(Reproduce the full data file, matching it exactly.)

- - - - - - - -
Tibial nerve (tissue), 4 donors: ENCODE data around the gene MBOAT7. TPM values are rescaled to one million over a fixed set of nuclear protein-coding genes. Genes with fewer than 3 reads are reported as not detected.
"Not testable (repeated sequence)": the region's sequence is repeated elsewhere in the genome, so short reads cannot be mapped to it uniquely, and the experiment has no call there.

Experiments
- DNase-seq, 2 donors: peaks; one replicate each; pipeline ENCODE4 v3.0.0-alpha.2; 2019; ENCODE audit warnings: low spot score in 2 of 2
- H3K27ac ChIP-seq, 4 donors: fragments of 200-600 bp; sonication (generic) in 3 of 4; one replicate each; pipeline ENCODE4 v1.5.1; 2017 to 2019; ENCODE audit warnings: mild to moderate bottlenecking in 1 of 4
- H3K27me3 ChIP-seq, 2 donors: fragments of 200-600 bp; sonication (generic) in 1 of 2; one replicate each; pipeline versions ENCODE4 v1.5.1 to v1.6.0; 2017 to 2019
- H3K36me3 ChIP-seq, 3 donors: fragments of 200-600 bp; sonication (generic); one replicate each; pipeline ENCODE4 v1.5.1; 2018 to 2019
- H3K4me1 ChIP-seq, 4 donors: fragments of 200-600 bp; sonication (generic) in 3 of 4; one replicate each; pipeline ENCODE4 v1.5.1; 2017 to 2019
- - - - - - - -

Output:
Tibial nerve (tissue), 4 donors: ENCODE data around the gene MBOAT7. TPM values are rescaled to one million over a fixed set of nuclear protein-coding genes. Genes with fewer than 3 reads are reported as not detected.
"Not testable (repeated sequence)": the region's sequence is repeated elsewhere in the genome, so short reads cannot be mapped to it uniquely, and the experiment has no call there.

Experiments
- DNase-seq, 2 donors: peaks; one replicate each; pipeline ENCODE4 v3.0.0-alpha.2; 2019; ENCODE audit warnings: low spot score in 2 of 2
- H3K27ac ChIP-seq, 4 donors: fragments of 200-600 bp; sonication (generic) in 3 of 4; one replicate each; pipeline ENCODE4 v1.5.1; 2017 to 2019; ENCODE audit warnings: mild to moderate bottlenecking in 1 of 4
- H3K27me3 ChIP-seq, 2 donors: fragments of 200-600 bp; sonication (generic) in 1 of 2; one replicate each; pipeline versions ENCODE4 v1.5.1 to v1.6.0; 2017 to 2019
- H3K36me3 ChIP-seq, 3 donors: fragments of 200-600 bp; sonication (generic); one replicate each; pipeline ENCODE4 v1.5.1; 2018 to 2019
- H3K4me1 ChIP-seq, 4 donors: fragments of 200-600 bp; sonication (generic) in 3 of 4; one replicate each; pipeline ENCODE4 v1.5.1; 2017 to 2019